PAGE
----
Definitions of performance vary, but typically include indices such as productivity (revenue in business), profitability, employee retention, customer loyalty, and safety. Substantial predictive validities have been established between structured interview measures of manager "talents" and future manager performance (Schmidt & Rader, 1999). In a recent study of more than 2,000 managers in the Gallup database, Gallup researchers studied the responses of managers to open- ended questions related to management of individual talents versus weaknesses. In comparison to poor-performing managers, top-performing managers (based on composite performance) were more likely to indicate that they spend time with high producers, match talents to tasks, and emphasize individual strengths versus seniority in making personnel decisions. Success was 86 percent greater for managers with a "strengths versus non- strengths " approach (Gallup Organization, 2002). Managers with a strengths-based approach nearly double their likelihood of success.

The ROI of Employee Engagement

The employees who say they "have the opportunity to do what they do best every day" have substantially higher performance. In a study of 308,798 employees in 51 companies, teams scoring above the median on this statement have 44 percent higher probability of success on customer loyalty and employee retention, and 38 percent higher probability of success on productivity measures (Harter & Schmidt, 2002). "Success" is defined as exceeding the median performance within one's own company, across work units. Managers who create environments in which employees have a chance to use their talents have more productive work units with less employee turnover.

The ROI of Strengths Development

Gallup researchers has performed studies of talent identification, feedback, and strengths development activities with a "study group" and a "control group" who were administered the "StrengthsFinder" assessment and given feedback, both individually and in group sessions, with follow-up. Post-intervention measurements of employee engagement in productivity were conducted six months later. Results indicated that the study group productivity grew by 50 percent more than the control group did.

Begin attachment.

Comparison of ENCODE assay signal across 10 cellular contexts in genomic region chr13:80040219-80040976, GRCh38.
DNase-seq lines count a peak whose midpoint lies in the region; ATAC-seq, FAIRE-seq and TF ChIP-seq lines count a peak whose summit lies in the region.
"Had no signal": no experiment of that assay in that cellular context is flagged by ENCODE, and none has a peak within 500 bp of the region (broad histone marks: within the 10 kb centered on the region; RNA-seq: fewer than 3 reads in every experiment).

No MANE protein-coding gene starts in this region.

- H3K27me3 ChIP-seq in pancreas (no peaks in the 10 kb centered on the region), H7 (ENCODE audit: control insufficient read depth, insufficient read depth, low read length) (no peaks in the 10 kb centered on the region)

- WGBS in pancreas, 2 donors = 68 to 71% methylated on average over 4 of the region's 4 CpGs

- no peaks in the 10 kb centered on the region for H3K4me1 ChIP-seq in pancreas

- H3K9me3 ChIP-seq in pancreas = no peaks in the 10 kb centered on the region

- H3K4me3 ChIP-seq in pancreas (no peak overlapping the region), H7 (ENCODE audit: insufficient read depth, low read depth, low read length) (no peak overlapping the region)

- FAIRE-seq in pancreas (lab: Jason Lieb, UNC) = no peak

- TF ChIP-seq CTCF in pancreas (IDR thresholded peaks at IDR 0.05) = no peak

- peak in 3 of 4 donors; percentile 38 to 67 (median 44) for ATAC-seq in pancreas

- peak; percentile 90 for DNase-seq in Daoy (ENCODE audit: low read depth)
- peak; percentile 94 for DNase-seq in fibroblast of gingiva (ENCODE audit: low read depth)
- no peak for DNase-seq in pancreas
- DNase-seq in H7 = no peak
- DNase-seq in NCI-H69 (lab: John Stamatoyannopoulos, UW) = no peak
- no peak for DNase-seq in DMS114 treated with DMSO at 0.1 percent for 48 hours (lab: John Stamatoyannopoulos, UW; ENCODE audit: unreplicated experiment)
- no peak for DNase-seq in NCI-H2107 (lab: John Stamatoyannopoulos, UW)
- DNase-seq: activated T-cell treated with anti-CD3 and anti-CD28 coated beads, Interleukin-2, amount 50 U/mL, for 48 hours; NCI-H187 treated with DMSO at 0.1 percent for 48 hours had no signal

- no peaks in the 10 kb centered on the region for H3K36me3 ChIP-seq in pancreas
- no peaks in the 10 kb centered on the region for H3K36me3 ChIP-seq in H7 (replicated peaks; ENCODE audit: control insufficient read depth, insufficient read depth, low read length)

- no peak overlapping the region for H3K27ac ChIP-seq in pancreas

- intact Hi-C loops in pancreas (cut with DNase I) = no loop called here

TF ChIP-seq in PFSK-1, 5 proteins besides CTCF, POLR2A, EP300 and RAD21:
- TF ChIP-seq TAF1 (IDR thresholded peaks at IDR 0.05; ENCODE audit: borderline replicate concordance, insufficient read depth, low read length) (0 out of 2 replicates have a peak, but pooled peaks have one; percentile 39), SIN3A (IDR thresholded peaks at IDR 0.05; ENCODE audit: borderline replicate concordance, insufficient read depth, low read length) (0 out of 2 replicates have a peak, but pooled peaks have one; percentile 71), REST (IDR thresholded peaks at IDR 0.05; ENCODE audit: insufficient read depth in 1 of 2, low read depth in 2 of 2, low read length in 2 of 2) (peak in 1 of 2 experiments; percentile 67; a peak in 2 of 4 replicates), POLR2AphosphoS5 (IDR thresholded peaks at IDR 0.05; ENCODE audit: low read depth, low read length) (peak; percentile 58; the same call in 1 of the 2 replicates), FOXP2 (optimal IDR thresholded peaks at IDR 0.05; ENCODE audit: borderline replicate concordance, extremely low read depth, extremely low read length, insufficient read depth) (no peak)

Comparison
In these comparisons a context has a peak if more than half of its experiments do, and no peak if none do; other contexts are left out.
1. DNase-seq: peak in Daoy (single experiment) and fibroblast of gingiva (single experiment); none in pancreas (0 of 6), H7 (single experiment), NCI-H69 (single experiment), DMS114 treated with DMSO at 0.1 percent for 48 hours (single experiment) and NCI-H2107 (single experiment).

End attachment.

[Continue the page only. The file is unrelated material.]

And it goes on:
Taken from

Other links:

Gallup's StrengthFinder Center:

Marcus Buckingham's site:

Thursday, July 19, 2007

Do We Need to Manage People?

Going through Good to Great again, and was struck by Jim Collin's statement that the best companies hire self-disciplined people who don't need to be managed, and the leadership manages the system, not the people.

One of Scrum's principles is that the teams are self-managing. But I can see now that that principle depends on having the right people on the team – disciplined people. Just because I'm running scrum doesn't mean that someone on the team who wasn't previously self-managing or disciplined suddenly becomes disciplined. The opportunity is there for them, and hopefully peers around them to model after, but the brutal facts might be that there are team members who will never become self-managing, self-disciplined. Perhaps the team manages these people off their team, but if the team and process doesn't gel immediately (average of several sprints before typically gelled and consistent), then it is likely the ScrumMaster may be the first to deal with whether a person is right for the team.